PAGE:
Friday, February 19, 2010

If majority rule rules then why cannot the majority rule?

One thing going on last week at the C of E GS was the circulation of material in favour of TEC's or in favour of ACNA's accounting of the ways in which breakdown and departure have taken place within American Anglicanism/Episcopalianism.

Now published - thanks to Stand Firm and Titus One Nine - is an important memo by C. K. Robertson, Canon to the Presiding Bishop, in which he lays out, not to put to fine a point on it all, the egregious sins of ACNA, including grave deceit in their telling of the story. It makes plausible reading - the least we could expect from a man with a Durham Ph. D.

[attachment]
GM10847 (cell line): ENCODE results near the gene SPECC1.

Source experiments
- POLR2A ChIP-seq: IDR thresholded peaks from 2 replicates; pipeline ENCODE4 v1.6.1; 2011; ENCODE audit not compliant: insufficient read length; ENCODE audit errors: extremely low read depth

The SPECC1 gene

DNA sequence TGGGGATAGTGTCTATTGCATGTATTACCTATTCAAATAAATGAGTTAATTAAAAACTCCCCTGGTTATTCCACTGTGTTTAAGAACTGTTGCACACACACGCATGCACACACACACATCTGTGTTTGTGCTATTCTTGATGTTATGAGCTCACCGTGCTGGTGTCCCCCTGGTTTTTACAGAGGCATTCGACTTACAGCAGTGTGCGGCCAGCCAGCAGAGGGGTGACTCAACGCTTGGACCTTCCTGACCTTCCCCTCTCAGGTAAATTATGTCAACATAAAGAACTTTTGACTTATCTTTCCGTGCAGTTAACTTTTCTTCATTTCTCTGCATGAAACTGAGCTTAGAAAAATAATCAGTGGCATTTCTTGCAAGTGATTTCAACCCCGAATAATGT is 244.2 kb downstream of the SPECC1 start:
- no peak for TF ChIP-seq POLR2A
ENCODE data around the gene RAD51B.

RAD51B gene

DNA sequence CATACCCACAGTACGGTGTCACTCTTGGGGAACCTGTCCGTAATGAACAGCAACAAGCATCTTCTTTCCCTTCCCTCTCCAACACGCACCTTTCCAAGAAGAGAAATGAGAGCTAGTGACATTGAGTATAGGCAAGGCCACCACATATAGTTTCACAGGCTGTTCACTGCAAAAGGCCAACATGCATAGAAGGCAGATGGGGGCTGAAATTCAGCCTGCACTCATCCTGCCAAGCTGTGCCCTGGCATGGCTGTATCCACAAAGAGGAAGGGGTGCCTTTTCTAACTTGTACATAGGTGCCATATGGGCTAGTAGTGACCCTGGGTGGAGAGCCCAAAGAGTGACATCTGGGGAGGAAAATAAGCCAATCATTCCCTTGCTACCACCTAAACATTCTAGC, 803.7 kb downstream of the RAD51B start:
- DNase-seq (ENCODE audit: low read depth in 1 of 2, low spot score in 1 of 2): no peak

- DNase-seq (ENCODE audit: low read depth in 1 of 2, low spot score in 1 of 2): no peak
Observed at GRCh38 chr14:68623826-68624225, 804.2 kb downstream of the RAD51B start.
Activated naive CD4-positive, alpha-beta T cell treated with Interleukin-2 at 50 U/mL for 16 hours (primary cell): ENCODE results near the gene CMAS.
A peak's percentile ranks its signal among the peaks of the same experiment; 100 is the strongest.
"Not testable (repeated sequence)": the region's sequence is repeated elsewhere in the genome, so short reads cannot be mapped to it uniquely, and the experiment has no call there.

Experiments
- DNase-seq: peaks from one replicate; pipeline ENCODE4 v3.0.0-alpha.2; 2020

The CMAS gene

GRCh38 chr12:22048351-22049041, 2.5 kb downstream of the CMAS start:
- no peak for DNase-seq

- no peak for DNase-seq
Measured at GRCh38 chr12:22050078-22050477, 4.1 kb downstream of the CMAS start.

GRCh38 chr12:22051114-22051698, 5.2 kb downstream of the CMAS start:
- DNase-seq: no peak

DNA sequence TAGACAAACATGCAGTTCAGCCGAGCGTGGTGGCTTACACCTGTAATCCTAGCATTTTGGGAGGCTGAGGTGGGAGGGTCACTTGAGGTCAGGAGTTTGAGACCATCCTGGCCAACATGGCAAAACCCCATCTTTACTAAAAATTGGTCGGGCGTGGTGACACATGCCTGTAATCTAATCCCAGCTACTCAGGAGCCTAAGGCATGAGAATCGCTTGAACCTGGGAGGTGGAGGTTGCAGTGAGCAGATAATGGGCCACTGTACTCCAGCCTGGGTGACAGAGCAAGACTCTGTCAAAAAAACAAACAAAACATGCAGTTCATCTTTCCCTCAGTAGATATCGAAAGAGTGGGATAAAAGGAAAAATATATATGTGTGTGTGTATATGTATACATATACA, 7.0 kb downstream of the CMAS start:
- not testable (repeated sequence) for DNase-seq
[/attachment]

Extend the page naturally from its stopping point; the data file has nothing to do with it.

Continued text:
But now in counter-balance, and with a few more supportive facts, I might add, is a reply from one of the people most savaged by C. K. Robertson's missive, Marc Robertson, the Rector of Christ Church Savannah.

This thought strikes me: a significant justification of the directions TEC has taken and will take on same sex blessings/ordinations is that the majority has spoken decisively when votes have been taken on resolutions and on consents. Majority rules, in the true spirit of Western democracy. But Marc Robertson's account clearly lays out the significant majority agreement which was reached at Christ Church Savanneh to secede from the Diocese of Georgia. Is this not also decision making by majority rule?

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